Before doing any work, get paid. It seems comically ubiquitous to say, but delving into a few scenarios will help illustrate why maintaining procedures makes all the difference. Seemingly innocuous interactions, and favors sometimes expose you to losing time, accruing costs and overall feelings of anger.
The following hypotheticals all illustrate why protocols are critical to growth:
A. The Case of the I Need This Now.
You are enjoying a quiet dinner with your significant other, and you receive an urgent call from the office. Against your better judgment, you take the call. A prospective client, and friend, has an emergency that needs your immediate attention. In your wantonness to adjudicate the matter, you ask for the check and head back to the office to resolve your friend’s issue (your significant other is not amused). You briefly discuss discounted fees, and they verbally agreed to such. The matter is subsequently resolved, and your friend disappears. Suddenly, they aren’t so easy to get a hold of.
B. The Text Request.
You have made it a part of your business to give away your personal cellular number to certain clients, and are now getting texts after the close of business about work. You respond, without punctuating correctly, and attend to the matter in the most Mr. Clark expeditious way possible. You prepare the work, and email it to your client a few hours later. They change their mind about the business venture, and say they don’t need your analytics.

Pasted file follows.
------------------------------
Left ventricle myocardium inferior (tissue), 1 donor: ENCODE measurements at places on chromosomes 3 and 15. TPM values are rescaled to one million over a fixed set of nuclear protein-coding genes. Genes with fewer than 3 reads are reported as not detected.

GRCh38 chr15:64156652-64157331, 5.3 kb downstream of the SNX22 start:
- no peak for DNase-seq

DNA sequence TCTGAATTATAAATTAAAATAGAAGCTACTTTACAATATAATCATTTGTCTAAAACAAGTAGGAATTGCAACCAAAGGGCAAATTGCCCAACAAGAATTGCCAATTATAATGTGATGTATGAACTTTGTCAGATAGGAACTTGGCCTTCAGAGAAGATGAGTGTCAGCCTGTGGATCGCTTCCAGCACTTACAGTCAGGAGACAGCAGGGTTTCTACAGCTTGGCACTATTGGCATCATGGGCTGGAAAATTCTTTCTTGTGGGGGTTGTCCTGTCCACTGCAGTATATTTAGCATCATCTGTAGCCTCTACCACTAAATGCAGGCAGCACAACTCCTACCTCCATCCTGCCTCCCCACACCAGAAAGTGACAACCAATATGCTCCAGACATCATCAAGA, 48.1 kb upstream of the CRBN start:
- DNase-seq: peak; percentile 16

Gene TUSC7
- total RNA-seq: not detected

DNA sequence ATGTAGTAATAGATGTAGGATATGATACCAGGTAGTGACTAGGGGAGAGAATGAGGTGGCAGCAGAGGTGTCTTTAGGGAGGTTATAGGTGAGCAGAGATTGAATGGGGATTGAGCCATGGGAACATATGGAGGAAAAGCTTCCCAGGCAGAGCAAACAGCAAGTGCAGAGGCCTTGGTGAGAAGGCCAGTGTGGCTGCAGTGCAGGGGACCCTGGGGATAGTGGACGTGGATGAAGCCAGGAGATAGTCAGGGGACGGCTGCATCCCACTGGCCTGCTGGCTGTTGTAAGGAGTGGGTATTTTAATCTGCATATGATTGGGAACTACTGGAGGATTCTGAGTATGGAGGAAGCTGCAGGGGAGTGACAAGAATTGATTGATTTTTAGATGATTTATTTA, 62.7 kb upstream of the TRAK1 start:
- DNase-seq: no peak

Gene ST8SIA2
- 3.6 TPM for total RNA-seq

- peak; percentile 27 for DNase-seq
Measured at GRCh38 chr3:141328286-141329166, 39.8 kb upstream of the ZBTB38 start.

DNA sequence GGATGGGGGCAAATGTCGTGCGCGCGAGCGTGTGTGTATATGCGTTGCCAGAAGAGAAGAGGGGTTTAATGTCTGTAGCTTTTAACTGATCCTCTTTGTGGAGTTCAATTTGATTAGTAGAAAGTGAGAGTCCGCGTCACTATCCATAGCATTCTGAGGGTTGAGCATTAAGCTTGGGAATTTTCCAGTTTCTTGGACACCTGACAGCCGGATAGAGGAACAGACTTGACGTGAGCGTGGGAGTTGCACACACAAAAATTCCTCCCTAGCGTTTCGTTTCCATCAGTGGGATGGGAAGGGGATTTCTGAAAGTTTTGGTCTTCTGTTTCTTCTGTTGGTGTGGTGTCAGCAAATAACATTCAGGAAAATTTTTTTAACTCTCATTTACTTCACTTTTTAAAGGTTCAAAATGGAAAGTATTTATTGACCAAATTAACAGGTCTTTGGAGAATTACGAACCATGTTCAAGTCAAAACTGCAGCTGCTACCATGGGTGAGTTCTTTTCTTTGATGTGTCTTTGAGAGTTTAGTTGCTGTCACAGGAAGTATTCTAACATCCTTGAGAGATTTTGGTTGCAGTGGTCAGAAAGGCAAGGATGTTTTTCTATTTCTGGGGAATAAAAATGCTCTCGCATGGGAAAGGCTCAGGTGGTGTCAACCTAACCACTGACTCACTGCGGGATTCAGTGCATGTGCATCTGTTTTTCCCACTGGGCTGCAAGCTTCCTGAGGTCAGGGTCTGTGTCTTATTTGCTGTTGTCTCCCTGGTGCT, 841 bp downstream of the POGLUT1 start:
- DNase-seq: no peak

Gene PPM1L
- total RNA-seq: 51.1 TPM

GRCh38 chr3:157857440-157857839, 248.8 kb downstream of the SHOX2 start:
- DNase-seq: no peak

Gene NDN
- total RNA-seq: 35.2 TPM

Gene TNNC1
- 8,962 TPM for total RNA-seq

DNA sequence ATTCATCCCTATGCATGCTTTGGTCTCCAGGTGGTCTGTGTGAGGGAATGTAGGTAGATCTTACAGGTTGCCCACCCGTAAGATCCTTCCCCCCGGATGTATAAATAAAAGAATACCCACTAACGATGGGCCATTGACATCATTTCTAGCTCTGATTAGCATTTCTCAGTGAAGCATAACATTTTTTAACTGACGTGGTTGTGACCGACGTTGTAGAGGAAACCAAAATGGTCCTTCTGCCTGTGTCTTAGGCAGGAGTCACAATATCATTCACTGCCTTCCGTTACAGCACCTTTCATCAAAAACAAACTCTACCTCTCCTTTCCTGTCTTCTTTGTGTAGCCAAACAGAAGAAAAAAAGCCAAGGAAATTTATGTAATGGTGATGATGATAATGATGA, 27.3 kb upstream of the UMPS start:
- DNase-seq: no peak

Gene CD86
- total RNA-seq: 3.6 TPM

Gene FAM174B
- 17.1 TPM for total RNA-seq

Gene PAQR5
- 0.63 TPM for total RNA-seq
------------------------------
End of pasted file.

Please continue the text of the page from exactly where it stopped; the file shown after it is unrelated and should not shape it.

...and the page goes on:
In both cases, a protocol system of invoicing/retainers would have properly resolved the obvious payment issues. Your best chance to get paid is when someone needs your service, not after services are rendered. As such, get in the habit of requiring half your fees upfront, and don’t send any final work product until final payment is confirmed. Additionally, and most importantly, for outside of regular business hours request, add on fees.
Breaking protocol for friends, family and loyal customers is not good practice, and you should err on the side of caution when approaching such scenarios. However, good customers respect protocols and adherence to a clear transactional flowchart. Good customers also know that it is your service that they require, and out of the ordinary requests are subject to surcharges.
Respect your business, and demand that others do the same. It all starts with adhering to Protocols.
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